I am running for Director of the IACR in the 2016 elections.
BP

My short statement.

I have served the IACR since 1997 as director, vice-president and president. I would like to contribute my experience to further develop the IACR, with as key points maintaining scientific quality, open availability of scientific results, supporting students and exploring how our publications and events can be gradually improved.

My longer statement.

The IACR is a community with a rich history and a promising future. I have joined the IACR in 1989 and I have attended 28 Eurocrypts and Cryptos, 11 of the past 13 Asiacrypts, 22 FSEs, and 12 CHES conferences. I had the pleasure to serve on the IACR Board since 1997 as Director, Vice-President (2002-2007) and President (2008-2013); I have attended all Board of Directors meetings in the last 20 years. Based on my track record, I would like to receive your support to serve the IACR and the community as Director.
We should focus on:
    1) scientific quality of conferences and publications,
    2) making further progress towards open access publishing,
    3) enhancing international and student participation,
    4) protecting free research in cryptology,
    5) maintaining strong links between academic and industrial research.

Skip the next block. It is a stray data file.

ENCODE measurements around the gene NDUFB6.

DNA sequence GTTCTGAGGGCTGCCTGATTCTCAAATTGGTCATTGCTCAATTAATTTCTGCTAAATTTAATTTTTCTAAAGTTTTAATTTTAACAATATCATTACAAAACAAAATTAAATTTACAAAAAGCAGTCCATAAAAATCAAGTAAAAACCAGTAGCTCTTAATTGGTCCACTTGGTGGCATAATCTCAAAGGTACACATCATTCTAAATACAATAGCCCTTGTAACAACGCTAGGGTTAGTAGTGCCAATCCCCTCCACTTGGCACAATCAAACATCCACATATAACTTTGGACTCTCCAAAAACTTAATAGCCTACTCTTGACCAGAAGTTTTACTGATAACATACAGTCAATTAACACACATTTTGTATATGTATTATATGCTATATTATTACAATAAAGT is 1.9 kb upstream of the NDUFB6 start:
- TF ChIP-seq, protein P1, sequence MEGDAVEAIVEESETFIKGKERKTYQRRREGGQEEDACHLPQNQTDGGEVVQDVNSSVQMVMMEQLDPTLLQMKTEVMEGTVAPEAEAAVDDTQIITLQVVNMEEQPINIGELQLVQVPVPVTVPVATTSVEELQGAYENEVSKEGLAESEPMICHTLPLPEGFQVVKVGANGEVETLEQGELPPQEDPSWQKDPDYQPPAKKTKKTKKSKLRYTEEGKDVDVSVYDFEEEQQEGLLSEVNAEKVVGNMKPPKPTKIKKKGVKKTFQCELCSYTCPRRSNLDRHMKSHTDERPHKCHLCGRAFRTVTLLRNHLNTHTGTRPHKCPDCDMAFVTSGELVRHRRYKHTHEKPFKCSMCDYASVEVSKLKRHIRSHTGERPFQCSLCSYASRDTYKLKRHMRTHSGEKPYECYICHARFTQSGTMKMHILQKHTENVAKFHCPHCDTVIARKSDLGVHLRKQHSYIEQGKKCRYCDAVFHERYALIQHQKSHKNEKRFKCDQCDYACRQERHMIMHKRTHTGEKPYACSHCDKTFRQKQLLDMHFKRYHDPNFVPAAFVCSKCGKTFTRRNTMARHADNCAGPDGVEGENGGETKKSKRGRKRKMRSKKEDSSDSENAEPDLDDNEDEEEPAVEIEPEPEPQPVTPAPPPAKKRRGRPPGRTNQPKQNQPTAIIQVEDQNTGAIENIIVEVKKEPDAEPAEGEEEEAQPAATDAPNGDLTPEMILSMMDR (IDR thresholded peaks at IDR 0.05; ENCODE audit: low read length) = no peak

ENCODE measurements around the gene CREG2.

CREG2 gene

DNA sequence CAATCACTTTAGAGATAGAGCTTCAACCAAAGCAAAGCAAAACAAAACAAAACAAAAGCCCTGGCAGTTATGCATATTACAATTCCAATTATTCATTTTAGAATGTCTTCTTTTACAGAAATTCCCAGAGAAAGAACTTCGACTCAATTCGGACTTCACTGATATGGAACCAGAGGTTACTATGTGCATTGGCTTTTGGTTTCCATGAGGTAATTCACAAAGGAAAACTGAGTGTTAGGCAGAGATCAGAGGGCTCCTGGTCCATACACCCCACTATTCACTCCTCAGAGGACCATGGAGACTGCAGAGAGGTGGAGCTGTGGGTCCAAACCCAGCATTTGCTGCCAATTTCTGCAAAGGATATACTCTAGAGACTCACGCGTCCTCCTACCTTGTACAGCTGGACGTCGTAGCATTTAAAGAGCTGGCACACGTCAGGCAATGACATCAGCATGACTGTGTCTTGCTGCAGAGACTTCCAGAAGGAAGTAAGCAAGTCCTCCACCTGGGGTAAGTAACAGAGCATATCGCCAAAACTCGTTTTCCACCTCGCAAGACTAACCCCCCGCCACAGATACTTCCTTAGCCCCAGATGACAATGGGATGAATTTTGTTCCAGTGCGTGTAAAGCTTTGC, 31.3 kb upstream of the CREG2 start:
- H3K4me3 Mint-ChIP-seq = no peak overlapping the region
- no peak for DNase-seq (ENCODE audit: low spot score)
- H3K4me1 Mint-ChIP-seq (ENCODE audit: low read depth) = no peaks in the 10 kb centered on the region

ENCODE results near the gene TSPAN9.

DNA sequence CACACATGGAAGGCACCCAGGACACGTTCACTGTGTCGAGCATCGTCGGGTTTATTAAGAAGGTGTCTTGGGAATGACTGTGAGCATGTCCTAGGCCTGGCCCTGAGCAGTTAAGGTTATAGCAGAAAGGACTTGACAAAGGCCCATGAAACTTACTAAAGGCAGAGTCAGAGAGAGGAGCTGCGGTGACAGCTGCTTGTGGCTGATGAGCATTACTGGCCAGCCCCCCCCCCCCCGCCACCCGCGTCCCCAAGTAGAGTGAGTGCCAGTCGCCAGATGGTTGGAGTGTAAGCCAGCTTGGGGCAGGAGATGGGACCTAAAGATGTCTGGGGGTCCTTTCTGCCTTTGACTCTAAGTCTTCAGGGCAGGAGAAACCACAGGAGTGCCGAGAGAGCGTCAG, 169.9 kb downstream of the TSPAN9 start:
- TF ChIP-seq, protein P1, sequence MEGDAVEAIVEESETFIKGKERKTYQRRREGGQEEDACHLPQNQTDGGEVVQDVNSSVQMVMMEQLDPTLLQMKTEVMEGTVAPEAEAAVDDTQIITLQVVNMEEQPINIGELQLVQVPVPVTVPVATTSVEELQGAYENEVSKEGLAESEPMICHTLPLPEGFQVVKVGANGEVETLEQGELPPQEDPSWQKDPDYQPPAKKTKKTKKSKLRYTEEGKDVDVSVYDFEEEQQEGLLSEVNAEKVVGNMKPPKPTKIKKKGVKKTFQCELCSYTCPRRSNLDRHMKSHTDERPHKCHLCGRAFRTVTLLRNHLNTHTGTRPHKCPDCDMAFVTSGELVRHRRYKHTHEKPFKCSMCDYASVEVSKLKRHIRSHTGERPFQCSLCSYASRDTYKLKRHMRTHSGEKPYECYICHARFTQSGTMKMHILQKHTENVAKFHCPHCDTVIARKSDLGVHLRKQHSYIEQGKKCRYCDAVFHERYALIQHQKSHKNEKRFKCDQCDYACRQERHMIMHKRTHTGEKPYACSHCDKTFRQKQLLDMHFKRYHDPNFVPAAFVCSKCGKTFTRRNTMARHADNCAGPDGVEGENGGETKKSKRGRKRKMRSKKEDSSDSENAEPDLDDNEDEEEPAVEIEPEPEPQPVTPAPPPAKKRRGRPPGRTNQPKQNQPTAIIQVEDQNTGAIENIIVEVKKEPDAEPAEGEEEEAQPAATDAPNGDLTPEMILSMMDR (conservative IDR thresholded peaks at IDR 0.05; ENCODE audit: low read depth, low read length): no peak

Service:

 Honours: Professional activities:

I am looking forward to work with the community in order to explore how we can improve our publication models to better serve the interest of our members. IACR has been conservative and careful in adopting changes, and I see this as a good thing. We should try to move forward in a way that we keep the strong elements of our current approach and benefit from the innovations offered by technology. I have been heavily involved in the move of FSE towards a conference-journal hybrid publication model; so far the experience has been excellent. The first issue of the new Transactions on Symmetric Cryptology (ToSC) will be available in the Fall of 2017.

The IACR has a long term agenda to enhance international participation and to enable researchers in all continents to benefit from and contribute to our community. We should support new initiatives in this direction and think of new ways to reach out to those who are currently not able to participate.

While the core business of IACR is research, the organization also has a broader mission ("to serve public welfare") and a social responsibility. We cannot escape the fact that the role of our science in protecting society and its citizens is being debated. I believe that it is important for IACR and its members to speak out when human rights and core values of our societies are at risk.

Bart Preneel